The scientists know that a giant meteor is going to hit the moon. The media is celebrating it. Kids are given assignments to write about it. What they...moreThe scientists know that a giant meteor is going to hit the moon. The media is celebrating it. Kids are given assignments to write about it. What they don't expect is that it will knock the moon closer to the earth. The first indication that all will not be as it once was, crazy thunderstorms. Then tsunamis. Miranda writes all about it in her diary, just a teen who loves ice skating and sports. Cities are lost,volcanoes come awake, the earth shakes, people starve, but because this is a teen novel, I'm fairly sure Miranda is going to make it through.
The author gets a few digs in at the Bush administration (unnamed) and apocolyptic ministers. I thought the implications that this sporty girl was more likely to survive because she continued to exercise while she was starving was a bit off. Some of it seemed to be a lesson on how to survive such a worldwide calamity, which I find fun.(less)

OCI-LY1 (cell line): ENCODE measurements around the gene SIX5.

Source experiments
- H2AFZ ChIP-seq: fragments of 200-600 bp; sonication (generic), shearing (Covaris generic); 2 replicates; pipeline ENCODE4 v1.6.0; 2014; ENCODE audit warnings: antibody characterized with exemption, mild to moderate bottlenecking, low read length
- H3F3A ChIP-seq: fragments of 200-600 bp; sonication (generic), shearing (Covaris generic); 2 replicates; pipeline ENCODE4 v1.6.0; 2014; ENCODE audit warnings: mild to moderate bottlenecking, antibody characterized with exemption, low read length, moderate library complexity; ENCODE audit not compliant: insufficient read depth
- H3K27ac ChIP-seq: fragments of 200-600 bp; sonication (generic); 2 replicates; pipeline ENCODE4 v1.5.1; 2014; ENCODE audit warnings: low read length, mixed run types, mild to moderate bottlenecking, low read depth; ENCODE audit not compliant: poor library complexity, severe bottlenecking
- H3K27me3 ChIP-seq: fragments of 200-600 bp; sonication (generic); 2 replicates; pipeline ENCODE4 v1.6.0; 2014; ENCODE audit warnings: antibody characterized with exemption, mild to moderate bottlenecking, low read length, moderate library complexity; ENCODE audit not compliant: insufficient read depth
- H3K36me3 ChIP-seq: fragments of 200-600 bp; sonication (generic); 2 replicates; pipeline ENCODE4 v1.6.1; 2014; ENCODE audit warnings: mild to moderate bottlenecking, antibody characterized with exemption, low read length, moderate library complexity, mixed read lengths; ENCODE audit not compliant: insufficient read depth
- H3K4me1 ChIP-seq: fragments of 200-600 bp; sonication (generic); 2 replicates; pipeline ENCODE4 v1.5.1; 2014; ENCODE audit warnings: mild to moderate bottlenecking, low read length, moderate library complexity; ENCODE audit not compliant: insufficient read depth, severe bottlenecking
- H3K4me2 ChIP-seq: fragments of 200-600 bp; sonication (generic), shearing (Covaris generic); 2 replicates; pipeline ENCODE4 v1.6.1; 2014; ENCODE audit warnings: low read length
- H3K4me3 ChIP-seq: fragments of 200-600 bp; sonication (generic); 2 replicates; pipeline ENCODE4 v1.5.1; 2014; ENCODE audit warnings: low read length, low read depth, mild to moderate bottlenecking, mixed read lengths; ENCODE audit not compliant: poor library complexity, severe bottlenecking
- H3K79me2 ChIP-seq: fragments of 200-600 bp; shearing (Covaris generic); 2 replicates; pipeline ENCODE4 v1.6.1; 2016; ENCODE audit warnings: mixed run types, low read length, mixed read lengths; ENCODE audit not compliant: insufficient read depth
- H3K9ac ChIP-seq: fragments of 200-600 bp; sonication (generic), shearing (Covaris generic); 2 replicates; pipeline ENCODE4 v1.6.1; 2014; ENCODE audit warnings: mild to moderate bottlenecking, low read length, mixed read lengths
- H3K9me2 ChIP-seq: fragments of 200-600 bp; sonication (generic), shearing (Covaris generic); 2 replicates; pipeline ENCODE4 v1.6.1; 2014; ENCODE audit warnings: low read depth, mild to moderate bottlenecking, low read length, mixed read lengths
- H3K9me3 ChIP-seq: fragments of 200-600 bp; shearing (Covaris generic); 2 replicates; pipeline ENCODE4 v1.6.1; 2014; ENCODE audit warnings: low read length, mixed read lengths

My favorite author only gets better with age. Her usual sci-fi genre is only hinted at in this more literary work, with one character escaping into th...moreMy favorite author only gets better with age. Her usual sci-fi genre is only hinted at in this more literary work, with one character escaping into the fantasy of an other-worldly hero that needs her help. Each chapter could be read separately as a short story, in fact I read the one about the librarian's affair with the bookseller in a collection of stories about libraries. Each story focusing on a character weaves the history of a town on the coast, a story of women embodied in metaphor. The foam women "lie at the longest reach of the waves, rounded and curded, shaking and trembling, shivering hips and quivering buttocks, torn by the stiff, piercing wind, dispersed to nothing, gone." The rain women "are tall presences of water and light walking the long sands against the darkness of the forest." A person can rest a while, watch the tides, observe the town through the lives of these women. Save time for musing, Ursula is worth it.(less)
I was hardly aware this was a translation as I began listening to this engaging book. A good bit of the magic came from the reader, Brendan Fraser. I'...moreI was hardly aware this was a translation as I began listening to this engaging book. A good bit of the magic came from the reader, Brendan Fraser. I'd put it on my ipod, and at first I wondered who could be that talented, sexy, multi-voiced reader? He changes accents on a dime, from a Scottish brogue to Texan drawl, squeezing out the accentless Hollywood narrator voice all in the same breath.